Don't reopen schools too early, urge 1m teachers

Teacher unions in UK and Ireland warn of ‘very real risk’ of a spike in transmissions with premature opening of schools
5th May 2020, 12:01pm

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Don't reopen schools too early, urge 1m teachers

https://www.tes.com/magazine/archive/dont-reopen-schools-too-early-urge-1m-teachers
Coronavirus: Don't Reopen Schools Too Early, Say Teaching Unions In Uk & Ireland In Joint Letter To Education Ministers

The general secretaries of 10 teacher trade unions across the UK and Ireland have written to the education ministers in each of their jurisdictions urging "significant caution in any consideration of reopening schools".

The letter, sent by the British and Irish Group of Teacher Unions (BIGTU) on behalf of almost 1 million teachers and education staff, warns of the "very real risk of creating a spike in the transmission of the virus by a premature opening of schools".

It calls for the establishment of sufficient capacity to "test, trace and isolate" the infection as a prerequisite for school reopening, alongside "significant operational changes [being] in place to ensure effective social distancing, strong hygiene routines linked to thorough cleansing practices, appropriate [personal protective equipment being] available where required, and ongoing risk assessments in place to monitor operations".


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The letter has been sent to England's education secretary, Gavin Williamson; Scotland's education secretary, John Swinney; Wales' minister for education, Kirsty Williams; and Peter Weir, minister for education in the Northern Ireland Assembly. It has also been sent to the Republic of Ireland's minister for education and skills, Joe McHugh.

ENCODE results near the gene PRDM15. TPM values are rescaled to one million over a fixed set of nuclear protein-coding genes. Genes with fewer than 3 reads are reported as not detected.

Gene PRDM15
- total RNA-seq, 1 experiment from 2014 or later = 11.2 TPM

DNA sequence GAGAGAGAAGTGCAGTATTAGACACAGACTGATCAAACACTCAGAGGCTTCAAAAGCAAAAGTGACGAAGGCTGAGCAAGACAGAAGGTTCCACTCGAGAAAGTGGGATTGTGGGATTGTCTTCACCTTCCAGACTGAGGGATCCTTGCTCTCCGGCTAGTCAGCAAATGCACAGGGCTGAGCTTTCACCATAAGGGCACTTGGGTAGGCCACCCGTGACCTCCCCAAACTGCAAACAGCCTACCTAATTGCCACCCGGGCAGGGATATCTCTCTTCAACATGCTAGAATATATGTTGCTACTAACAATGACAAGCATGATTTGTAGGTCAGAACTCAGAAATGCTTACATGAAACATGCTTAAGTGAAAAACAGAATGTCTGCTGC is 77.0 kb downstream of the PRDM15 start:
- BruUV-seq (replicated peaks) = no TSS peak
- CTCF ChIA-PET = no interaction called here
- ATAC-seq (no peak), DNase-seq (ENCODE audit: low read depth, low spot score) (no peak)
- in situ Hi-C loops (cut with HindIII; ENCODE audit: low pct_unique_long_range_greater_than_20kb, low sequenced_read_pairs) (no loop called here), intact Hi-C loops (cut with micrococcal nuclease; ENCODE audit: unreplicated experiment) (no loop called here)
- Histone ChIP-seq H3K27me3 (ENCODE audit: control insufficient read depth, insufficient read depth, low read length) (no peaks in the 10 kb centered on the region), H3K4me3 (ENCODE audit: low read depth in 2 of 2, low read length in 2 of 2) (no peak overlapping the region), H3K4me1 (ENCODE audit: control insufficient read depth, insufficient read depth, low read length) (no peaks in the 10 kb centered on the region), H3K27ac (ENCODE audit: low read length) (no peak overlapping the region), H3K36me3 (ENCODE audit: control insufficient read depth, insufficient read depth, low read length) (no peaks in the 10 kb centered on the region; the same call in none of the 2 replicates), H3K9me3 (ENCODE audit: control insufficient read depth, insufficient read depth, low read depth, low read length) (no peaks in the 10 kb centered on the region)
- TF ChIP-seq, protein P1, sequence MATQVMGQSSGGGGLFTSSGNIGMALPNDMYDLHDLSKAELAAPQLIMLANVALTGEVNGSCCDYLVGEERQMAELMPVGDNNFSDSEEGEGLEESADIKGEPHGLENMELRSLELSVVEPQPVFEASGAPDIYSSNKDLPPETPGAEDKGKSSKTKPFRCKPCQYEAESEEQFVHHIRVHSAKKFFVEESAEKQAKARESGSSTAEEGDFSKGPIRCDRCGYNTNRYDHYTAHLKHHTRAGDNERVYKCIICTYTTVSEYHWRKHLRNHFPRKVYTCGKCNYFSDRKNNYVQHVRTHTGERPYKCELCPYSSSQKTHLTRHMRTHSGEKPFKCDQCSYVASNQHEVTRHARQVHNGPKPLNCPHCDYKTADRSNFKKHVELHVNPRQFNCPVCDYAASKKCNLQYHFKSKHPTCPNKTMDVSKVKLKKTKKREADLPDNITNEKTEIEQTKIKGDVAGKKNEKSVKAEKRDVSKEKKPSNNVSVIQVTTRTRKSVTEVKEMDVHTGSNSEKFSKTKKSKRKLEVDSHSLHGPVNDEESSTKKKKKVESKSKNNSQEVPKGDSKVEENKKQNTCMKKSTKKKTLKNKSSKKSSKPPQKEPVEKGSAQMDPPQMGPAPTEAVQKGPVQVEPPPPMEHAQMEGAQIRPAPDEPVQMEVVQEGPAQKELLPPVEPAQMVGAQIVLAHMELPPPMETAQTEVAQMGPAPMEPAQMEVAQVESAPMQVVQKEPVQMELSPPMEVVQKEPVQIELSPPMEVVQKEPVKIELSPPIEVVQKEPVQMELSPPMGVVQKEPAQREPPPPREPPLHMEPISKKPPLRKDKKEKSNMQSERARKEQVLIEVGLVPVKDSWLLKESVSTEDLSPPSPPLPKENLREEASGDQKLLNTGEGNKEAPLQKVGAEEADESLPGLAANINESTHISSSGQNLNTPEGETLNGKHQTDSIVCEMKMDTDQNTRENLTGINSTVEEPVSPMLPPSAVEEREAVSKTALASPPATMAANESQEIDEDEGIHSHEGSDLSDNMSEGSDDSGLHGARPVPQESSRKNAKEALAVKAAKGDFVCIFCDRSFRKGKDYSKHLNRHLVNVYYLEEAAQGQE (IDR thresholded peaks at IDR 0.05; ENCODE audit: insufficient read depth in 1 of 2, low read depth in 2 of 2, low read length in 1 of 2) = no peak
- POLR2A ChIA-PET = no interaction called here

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The letter states: "We would assert the importance of government taking teachers with them as we continue our societal response to Covid-19.

"That means sharing all available data informing decision-making, demonstrating a commitment to the health and safety not only of pupils but of teachers and support staff also (recognising that many of them may well have suffered stress and trauma as well as their pupils), and, above all, listening to and respecting their collective expertise as practitioners by engaging meaningfully with their professional associations before arriving at decisions."

The letter is signed by:

  • Larry Flanagan, general secretary of the EIS (Educational Institute of Scotland)
  • Seamus Searson, general secretary of the SSTA (Scottish Secondary Teachers' Association)
  • Patrick Roach, general secretary of the NASUWT (National Association of Schoolmasters/Union of Women Teachers)
  • Mary Bousted, joint general secretary of the NEU (National Education Union)
  • Kevin Courtney, joint general secretary of the NEU
  • Jo Grady, general secretary of the UCU (University and College Union)
  • John MacGabhann, general secretary of the TUI (Teachers Union of Ireland)
  • Kieran Christie, general secretary of the ASTI (Association of Secondary Teachers, Ireland)
  • Joan Donegan, general secretary of the IFUT (Irish Federation of University Teachers)
  • John Boyle, general secretary of the INTO (Irish National Teachers' Association)
  • Jacquie White, general secretary of the UTU (Ulster Teachers' Union)

 

The letter in full:

Dear Minister,

We write collectively as the British and Irish Group of Teacher Unions (BIGTU) with regard to the issue of schools reopening across the four jurisdictions of the UK and that of the Republic of Ireland, following an end to lockdown arrangements in all our countries.